Her business comes with rules, and it comes with results. According to Greenwald, the single most common end to matchmaking careers is a lack of self-confidence. "People are typically terrified to charge what Rachel tells them to charge," Richards says. "But I'm completely okay with people walking away when I tell them the cost. I'm probably the second-most-expensive matchmaker in Denver after Rachel."

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10 comments
Laura
Laura

What a fascinating and enlightening article. It's hard to be single, and Rachel brings great hope and determination to an otherwise frustrating and sad experience with dating. Rachel's positive spirit, her passion for others' happiness, and her smooth, easy manner are all elements of her success. But she's also a great, down-to-earth mom, wife and fabulous friend.

michelle g
michelle g

Hmmm . . . I found my amazing husband for FREE.

Sonya
Sonya

I think all that matters is that the people wanted a partner and the matchmaker got it for them. Does it matter how? She got the results. Shrug.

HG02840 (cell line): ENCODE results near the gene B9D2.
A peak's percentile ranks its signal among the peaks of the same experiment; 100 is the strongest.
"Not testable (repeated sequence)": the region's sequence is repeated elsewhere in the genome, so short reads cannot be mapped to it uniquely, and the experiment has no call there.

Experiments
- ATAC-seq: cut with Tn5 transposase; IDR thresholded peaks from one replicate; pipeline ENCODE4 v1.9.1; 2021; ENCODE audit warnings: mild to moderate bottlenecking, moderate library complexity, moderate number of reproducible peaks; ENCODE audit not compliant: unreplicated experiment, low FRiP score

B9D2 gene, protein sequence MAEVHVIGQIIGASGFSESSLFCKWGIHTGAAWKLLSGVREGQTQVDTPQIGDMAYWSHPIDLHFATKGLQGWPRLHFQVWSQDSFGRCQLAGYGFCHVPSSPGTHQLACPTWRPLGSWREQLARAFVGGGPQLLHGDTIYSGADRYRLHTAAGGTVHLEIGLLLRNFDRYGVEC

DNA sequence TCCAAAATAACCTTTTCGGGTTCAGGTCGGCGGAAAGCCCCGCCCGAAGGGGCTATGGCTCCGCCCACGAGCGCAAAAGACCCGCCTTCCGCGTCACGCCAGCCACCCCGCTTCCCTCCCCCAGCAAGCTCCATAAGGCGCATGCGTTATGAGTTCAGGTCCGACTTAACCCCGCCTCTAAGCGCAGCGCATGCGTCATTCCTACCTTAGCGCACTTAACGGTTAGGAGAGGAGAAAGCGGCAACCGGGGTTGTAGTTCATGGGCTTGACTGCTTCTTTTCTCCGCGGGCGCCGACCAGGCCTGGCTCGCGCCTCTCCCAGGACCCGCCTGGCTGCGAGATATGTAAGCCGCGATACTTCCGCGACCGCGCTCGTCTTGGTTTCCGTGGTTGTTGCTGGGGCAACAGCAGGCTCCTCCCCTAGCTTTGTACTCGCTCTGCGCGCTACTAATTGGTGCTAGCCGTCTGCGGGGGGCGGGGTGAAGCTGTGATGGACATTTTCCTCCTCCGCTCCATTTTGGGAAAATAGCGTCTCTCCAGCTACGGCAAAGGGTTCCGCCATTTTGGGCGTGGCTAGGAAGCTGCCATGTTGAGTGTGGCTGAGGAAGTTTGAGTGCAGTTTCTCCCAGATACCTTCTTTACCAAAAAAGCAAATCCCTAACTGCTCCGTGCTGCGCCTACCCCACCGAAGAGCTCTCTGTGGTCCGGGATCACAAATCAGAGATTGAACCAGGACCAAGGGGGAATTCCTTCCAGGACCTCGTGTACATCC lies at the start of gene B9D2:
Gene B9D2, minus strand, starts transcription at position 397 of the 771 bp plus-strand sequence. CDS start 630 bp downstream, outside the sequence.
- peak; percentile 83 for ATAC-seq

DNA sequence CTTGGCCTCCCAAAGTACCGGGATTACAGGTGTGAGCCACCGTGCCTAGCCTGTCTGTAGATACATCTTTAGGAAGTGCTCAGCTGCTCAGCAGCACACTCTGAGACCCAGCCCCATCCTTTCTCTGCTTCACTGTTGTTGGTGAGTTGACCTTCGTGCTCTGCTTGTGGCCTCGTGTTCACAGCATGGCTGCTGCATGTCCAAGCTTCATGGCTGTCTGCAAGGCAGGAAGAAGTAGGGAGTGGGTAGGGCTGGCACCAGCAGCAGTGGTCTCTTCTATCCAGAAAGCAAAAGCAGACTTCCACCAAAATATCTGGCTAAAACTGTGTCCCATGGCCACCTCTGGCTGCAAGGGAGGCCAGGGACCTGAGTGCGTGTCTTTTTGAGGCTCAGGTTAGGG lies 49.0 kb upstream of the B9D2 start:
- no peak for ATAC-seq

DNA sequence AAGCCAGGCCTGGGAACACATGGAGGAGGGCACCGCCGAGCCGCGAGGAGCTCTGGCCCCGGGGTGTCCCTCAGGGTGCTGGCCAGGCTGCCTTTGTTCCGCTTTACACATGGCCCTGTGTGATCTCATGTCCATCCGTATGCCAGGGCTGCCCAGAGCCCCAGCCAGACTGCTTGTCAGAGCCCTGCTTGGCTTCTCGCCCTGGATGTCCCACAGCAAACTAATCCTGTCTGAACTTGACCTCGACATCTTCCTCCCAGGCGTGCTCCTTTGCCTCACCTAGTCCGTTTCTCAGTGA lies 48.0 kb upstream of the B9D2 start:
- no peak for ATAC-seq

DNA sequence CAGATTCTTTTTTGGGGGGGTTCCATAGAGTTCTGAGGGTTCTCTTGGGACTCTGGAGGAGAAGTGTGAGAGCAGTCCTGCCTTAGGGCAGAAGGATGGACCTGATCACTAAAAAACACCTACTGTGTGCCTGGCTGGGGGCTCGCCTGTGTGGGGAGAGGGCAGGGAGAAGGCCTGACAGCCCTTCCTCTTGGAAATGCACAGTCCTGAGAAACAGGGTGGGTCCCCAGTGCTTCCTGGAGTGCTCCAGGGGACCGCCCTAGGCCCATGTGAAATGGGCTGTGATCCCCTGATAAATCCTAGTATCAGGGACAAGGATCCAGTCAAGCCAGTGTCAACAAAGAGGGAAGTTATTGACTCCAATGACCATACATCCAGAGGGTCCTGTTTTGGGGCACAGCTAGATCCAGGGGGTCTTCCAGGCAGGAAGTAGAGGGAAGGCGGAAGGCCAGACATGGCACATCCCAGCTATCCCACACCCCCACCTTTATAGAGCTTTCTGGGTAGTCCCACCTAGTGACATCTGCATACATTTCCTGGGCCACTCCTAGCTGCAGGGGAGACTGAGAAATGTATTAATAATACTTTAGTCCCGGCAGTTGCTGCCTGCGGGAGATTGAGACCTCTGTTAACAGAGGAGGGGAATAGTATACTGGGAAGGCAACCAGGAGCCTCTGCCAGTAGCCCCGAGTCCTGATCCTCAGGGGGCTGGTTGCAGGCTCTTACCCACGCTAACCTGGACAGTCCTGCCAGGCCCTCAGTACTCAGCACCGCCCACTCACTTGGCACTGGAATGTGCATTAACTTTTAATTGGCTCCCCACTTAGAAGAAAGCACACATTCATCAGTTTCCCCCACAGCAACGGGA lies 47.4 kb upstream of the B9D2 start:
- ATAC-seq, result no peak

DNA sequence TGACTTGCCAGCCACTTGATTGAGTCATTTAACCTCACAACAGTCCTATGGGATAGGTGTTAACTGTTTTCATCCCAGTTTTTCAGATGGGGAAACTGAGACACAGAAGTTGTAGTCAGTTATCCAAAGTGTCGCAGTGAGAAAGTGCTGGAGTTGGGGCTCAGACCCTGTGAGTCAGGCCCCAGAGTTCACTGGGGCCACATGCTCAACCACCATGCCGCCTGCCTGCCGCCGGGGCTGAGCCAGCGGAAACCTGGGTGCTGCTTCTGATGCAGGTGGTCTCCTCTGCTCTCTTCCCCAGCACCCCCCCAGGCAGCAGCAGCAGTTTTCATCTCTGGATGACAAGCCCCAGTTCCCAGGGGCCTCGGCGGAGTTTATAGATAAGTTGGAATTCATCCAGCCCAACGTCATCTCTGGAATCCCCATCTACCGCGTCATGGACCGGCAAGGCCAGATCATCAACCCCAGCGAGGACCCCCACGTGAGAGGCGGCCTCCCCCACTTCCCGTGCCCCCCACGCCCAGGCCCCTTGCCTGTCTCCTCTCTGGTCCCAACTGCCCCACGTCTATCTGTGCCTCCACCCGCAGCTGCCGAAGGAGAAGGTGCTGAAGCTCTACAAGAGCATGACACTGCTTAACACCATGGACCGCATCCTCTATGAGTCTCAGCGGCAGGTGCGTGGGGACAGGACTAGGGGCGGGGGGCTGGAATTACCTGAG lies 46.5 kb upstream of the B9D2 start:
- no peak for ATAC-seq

Jack Mackadoo
Jack Mackadoo

This is a fine story, Kelsey. But I will admit that I'm skeptical about utilizing the services of a matchmaker. I can see the pros and cons of it: Pros--especially with online dating, outsourcing the daunting task of weeding through hundreds of potential dating partners to find the ones that are a good fit is a huge time-saver, and a stranger can often advise you better than family or friends on what your strengths/weaknesses are with regard to dating capital. Cons--it's expensive, it's methodical, it's calculated, and the matchmaker's job is to get your ass down the aisle, but at the end of the magical fairy tale it's still you in the prom dress.

If a matchmaker's success is rated by how many couples she gets married off, then what makes her different than a chapel in Las Vegas? I would measure success by how many couples she matched who are in healthy, happy marriages after one year---five years---ten years.....

Leighsin
Leighsin

This is the most ridiculous use of an MBA from Harvard...not to mention the idea that we continue to put women in these horrific roles to "hunt" down men based on the very stereotypes we have tried so hard to get away from...shame on Westword for making this a cover story about a very shallow woman who has learned to capitalize on other people's need to find a partner